The only downsides I am seeing with walking are (a) finding time and (b) boredom.  And I think I've done well to address both those matters. I have generally planned each day with my walk in mind. Somehow each day, I make sure I can get away for 30-40 minutes to walk. This often involves walking when I otherwise would have been "waiting" such as at soccer practice or tutoring. This has not cut into my reading time, normally enjoyed during those long waits, because I have downloaded  audio books to enjoy while walking. Additionally, I've registered for free online US History courses through Hillsdale College, which can be delivered via audio. So, mentally, my walks are fulfilling.
Visually, I've aimed for variety. I try to walk a different course every day. If I had to walk a track or the same route each day, I would have quit by now. I also take advantage of being in new places and finding walking time while there. Also, while walking, I've seen all sorts of things to which I would not have normally paid attention.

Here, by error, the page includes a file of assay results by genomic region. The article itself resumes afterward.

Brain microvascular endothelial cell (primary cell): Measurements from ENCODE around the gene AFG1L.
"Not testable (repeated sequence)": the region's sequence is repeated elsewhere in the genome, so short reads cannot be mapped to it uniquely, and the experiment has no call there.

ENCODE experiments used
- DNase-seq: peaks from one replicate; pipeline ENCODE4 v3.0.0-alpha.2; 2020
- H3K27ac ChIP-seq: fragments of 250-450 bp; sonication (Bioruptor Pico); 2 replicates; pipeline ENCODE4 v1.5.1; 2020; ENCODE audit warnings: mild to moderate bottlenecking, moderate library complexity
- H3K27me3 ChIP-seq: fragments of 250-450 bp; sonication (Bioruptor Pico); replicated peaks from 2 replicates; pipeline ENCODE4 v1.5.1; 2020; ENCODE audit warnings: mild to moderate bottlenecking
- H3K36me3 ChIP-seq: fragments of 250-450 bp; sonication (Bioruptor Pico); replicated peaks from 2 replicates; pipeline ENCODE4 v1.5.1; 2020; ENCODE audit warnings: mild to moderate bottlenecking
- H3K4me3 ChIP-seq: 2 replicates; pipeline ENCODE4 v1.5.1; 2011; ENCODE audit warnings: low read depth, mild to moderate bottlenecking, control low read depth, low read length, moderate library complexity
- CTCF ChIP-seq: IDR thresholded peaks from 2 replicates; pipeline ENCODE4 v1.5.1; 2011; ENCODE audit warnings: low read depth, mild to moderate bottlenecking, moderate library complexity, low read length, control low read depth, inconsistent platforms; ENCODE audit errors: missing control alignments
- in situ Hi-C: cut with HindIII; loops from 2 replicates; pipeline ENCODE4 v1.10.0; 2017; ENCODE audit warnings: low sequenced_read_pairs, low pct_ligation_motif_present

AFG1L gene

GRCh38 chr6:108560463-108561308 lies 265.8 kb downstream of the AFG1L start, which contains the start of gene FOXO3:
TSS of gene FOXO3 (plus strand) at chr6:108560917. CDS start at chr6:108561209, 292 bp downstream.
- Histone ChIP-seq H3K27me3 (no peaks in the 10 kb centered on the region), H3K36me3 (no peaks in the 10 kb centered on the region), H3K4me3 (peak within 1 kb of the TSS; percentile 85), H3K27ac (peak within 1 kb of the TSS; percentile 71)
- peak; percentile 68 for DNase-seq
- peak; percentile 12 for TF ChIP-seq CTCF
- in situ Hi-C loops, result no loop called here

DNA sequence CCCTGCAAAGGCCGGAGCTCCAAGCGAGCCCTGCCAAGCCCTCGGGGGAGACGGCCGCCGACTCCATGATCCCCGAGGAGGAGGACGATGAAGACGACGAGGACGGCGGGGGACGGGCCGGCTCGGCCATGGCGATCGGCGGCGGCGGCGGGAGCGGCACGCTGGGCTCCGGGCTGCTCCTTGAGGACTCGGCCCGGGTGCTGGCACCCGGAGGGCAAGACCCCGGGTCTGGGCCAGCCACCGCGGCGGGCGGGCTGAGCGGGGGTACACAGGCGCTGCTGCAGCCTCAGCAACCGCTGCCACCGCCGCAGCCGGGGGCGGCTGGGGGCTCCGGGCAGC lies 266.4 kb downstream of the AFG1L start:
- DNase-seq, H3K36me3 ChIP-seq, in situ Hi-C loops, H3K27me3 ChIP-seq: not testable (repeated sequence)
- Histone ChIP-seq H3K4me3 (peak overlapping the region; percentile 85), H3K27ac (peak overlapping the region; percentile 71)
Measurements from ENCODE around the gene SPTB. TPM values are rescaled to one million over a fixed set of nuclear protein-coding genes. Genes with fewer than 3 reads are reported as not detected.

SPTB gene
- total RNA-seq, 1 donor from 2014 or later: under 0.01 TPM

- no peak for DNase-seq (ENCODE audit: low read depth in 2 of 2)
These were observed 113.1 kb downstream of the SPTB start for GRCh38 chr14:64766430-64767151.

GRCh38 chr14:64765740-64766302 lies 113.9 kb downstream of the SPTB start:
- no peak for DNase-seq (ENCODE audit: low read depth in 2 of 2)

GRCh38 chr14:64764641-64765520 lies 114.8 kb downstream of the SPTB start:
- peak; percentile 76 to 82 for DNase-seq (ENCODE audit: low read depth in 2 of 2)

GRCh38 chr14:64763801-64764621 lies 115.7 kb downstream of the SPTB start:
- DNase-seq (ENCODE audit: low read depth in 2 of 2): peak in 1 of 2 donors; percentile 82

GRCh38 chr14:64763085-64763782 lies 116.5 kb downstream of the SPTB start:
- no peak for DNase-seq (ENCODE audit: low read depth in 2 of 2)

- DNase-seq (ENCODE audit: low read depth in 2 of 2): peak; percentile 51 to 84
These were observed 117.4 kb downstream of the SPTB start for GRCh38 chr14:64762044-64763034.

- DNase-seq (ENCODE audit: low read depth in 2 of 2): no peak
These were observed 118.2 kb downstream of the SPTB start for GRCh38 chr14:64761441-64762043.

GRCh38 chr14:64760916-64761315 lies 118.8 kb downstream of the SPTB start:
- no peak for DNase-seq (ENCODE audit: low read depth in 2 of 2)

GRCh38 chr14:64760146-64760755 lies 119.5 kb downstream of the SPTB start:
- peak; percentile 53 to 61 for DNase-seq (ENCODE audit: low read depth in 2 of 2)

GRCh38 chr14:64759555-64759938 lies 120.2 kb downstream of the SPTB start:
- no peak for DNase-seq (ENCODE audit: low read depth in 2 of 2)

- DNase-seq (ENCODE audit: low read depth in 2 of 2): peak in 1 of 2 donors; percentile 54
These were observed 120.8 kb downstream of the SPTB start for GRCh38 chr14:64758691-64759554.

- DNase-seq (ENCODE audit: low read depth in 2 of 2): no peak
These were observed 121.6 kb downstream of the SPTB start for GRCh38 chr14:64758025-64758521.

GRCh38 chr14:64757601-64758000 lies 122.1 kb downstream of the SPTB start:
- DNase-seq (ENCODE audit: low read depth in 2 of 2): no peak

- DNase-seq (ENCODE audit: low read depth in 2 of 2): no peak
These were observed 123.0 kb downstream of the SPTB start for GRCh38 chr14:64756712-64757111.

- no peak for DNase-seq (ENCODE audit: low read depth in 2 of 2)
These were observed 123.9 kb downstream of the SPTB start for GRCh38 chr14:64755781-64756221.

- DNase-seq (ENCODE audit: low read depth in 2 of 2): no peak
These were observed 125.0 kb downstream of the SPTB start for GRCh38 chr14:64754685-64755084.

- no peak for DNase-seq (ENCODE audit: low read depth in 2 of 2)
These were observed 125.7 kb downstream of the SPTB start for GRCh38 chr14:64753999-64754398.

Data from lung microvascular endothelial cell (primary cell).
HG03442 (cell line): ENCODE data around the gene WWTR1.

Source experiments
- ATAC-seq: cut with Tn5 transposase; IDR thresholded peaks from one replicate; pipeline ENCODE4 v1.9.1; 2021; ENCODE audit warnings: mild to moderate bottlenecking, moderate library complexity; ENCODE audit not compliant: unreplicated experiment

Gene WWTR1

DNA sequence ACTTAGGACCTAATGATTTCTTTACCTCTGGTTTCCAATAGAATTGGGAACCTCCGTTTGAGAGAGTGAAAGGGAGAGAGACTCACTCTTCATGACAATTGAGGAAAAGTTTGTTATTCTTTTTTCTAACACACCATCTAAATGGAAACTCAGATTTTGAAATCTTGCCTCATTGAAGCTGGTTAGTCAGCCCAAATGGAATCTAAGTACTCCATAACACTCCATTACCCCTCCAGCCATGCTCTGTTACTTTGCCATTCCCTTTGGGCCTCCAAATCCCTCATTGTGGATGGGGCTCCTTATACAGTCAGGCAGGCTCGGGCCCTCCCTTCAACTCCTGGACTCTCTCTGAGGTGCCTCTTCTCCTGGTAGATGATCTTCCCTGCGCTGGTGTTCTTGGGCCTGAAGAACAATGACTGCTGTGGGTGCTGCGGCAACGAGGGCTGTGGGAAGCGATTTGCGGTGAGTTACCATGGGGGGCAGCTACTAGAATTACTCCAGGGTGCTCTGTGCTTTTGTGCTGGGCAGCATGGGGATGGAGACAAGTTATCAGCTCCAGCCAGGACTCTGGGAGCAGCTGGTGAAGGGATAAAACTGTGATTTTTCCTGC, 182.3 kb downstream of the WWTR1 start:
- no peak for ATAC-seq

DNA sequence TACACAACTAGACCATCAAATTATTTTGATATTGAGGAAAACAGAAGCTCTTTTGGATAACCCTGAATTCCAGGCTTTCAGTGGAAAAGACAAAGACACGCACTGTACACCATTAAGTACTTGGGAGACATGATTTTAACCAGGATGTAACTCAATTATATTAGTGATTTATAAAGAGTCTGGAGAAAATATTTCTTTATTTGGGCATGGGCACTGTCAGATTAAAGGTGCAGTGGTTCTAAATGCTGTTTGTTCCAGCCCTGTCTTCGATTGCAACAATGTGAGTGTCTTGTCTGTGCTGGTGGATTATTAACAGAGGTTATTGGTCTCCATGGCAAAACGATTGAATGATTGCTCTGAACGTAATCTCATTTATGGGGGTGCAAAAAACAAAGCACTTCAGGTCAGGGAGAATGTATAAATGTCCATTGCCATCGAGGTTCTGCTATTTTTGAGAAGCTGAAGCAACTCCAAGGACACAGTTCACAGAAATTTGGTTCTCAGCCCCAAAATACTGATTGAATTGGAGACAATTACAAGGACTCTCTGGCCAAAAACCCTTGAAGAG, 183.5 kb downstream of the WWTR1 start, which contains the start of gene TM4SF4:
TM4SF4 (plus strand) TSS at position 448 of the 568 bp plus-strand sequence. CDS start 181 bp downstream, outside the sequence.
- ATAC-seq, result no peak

I've had some close calls on getting my walk done each day. Weather has been a mild obstacle, but I see the cold, wind, rain, ice, sleet, and snow I've endured as challenges to overcome, not excuses. I think the hardest walk I did was at Windy Hill Beach in driving rain and sand and 30+ MPH wind. I needed goggles that day! I have to say, this has been the coldest Spring I can remember. I hope it translates into being a mild summer. Frankly, if anything does me in, I predict it will be the hot humid NC summer.

A recent wintertime business trip to Chicago presented scheduling difficulties, both with my flight in and out, as well as after work, and before business meals. Despite walking in as much as 6" of snow, and a fall on the ice, I did log walks or workouts every one of those days.

Other than the satisfaction of recording each walk or ride with the "mapmywalk/ride" GPS app, I have enjoyed other benefits. I honestly feel better. I don't get tired when walking stairs, or doing other routine physical activities. I think I also have a better mental attitude. Additionally, for the times when Lori has walked with me, we've enjoyed having some time together to talk without interruption. She does really good to keep up with me being that her stride is not as long as mine.